Even after the assassination of Minister Kadirgamar, and the attempt on Lt. Gen. Fonseka’s life, Norway continued to mollycoddle the LTTE. The peace co-chairs, too, failed to bring the LTTE to heel. In fact, they allowed the LTTE a free hand. In between the assassination of Minister Kadirgamar, in Aug., 2005, and the attempt on Lt. Gen. Fonseka’s life, the LTTE engineered UNP presidential candidate Ranil Wickremesinghe’s defeat at the Nov. 2005 polls. Although, the TNA, on behalf of the LTTE, announced the polls boycott order, over a week before Nov. 17 polls, Western powers refrained from taking action. The then President Mrs Kumaratunga personally requested the then Norwegian Prime Minister, Kjell Magne Bondvik, to ensure the LTTE didn’t interfere with the electoral process. The request was made on the sidelines of UNGA sessions in New York, in late September, 2005 (Norway to facilitate presidential poll-The Island September 2005). Veteran politician, R. Yogarajan, MP, in a brief interview with this writer, on Nov. 22, 2014, explained the LTTE move as well as the UNP’s efforts to persuade the LTTE not to interfere with the electoral process. Had the LTTE listened to reason, perhaps, eelam war IV would never have taken place, Yogarajan asserted. "We knew something was amiss when the LTTE ordered public servants not to exercise their franchise at postal voting during the first week of November, 2005. All of us were seriously concerned. On the advice of the CWC leader, Arumugam Thondaman, I requested LTTE political wing leader, Thamilchelvam not to interfere with the electoral process. Thamilchelvam declined to cooperate. He also turned down my request for an urgent meeting with LTTE leader Velupillai Prabhakaran to discuss the matter. I was to accompany Thondaman. But Thamilchelvam insisted there is no point in visiting Kilinochchi as the decision cannot be changed under any circumstances. Thamilchelvam faulted the UNP for not making a formal request to the LTTE leader. We never wanted the LTTE to tell the people to vote for the UNP candidate."


Still the Norwegians continued to appease the LTTE. Having narrowly won the presidential poll, Mahinda Rajapaksa, in spite of strong opposition from those nationalist elements, who had worked tirelessly for his victory, accepted Norwegian mediated talks, in Geneva. Rajapaksa sent top level delegations twice only to be humiliated by the LTTE which believed in swift battlefield victory over the military. The first round of talks, during the Rajapaksa’s presidency, took place in Feb. 2006, and the second, in Oct. 2006. The former President bent backwards to reach an understanding with the LTTE even after the LTTE resumed eelam war IV with large scale attacks in the northern and eastern provinces during the second week of August, 2006.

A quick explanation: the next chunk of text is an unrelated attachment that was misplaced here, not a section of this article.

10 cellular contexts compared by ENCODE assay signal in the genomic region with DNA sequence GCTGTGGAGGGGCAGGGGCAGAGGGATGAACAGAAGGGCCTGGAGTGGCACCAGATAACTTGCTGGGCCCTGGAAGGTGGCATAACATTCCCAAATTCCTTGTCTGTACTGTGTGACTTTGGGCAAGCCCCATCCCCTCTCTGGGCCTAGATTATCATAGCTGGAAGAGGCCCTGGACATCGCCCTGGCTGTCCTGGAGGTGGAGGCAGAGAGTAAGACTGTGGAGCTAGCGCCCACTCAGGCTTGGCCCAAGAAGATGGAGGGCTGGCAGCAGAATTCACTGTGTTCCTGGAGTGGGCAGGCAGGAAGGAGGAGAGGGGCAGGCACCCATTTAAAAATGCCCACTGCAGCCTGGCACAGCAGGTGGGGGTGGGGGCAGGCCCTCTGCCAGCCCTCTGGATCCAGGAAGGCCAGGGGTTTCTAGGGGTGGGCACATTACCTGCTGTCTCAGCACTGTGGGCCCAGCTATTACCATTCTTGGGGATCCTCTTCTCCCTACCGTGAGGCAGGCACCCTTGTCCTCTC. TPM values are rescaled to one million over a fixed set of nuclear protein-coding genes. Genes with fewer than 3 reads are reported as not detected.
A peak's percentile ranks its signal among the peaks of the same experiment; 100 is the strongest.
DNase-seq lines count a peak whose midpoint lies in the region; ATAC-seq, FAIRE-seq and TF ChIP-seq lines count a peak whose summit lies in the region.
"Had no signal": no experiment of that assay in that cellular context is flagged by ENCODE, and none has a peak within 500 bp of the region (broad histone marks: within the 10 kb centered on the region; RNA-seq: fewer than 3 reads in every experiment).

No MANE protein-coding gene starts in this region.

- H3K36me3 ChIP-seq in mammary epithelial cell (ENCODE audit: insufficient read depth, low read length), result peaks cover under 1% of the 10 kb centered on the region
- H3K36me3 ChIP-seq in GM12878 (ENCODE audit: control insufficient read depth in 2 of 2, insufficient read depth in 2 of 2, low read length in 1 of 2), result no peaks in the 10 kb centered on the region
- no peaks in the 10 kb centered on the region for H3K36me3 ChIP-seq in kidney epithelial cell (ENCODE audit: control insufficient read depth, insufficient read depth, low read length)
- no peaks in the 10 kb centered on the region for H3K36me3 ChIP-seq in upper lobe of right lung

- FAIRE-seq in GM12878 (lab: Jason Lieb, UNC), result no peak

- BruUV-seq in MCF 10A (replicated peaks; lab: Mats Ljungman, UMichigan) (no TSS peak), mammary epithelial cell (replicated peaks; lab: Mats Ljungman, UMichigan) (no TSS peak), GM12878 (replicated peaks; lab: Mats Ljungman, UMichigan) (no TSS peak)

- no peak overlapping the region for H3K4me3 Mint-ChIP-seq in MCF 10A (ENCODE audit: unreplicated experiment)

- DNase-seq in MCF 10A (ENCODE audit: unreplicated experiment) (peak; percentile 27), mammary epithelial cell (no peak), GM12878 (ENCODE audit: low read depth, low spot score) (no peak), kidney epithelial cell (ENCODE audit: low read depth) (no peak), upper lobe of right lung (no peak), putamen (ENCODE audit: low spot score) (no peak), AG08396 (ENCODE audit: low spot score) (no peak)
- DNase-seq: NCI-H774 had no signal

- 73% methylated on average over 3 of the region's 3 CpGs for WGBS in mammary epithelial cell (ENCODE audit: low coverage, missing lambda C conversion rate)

Solheim should explain Norway’s failure to rein in the LTTE. The Peace co-chairs, too, should examine their wartime strategy. Western powers could have intervened, at least in mid 2007, after the government liberated the Eastern Province. They refrained from exerting pressure on the LTTE to return to the negotiating table because they firmly believed Prabhakaran’s Vanni bastion couldn’t be conquered. Colombo-based Western diplomatic missions, the Indian High Commission, as well as UN, acted on the premise that the LTTE couldn’t be defeated in the Vanni. A section of the media, too, propagated that theory as late as the third week of December, 2008, as the Task Force I/58 Division and the 57 Division advanced on Kilinochchi, which the LTTE considered as its administrative capital. Canada-based veteran journalist, D.B.S. Jeyaraj confidently declared that the advancing Army would be defeated on the Vanni east front. Jeyaraj asserted that in spite of vacating the Eastern Province by mid-2007, the LTTE retained an elite fighting cadre capable of routing the Army. Jeyaraj predicted the LTTE rolling back the Army. The Norwegians believed in the LTTE’s capability to turn around the situation. The Norwegian evaluation, in May, 2007, prompted the peace facilitator and co-chairs to continue their friendly policy towards the LTTE. They strongly believed that the government lacked the strength to bring the war to a successful conclusion. The Norwegians asserted the LTTE had the wherewithal to cause a battlefield stalemate by either rolling back the Army or resorting to guerrilla tactics. Solheim should peruse Pawns of Peace: Evaluation of Norwegian peace effort in Sri Lanka-1997 -2009 and make available copy to Bharath Gopalaswamy, Director of the Atlantic Council’s South Asia Center.


To be continued on Feb 17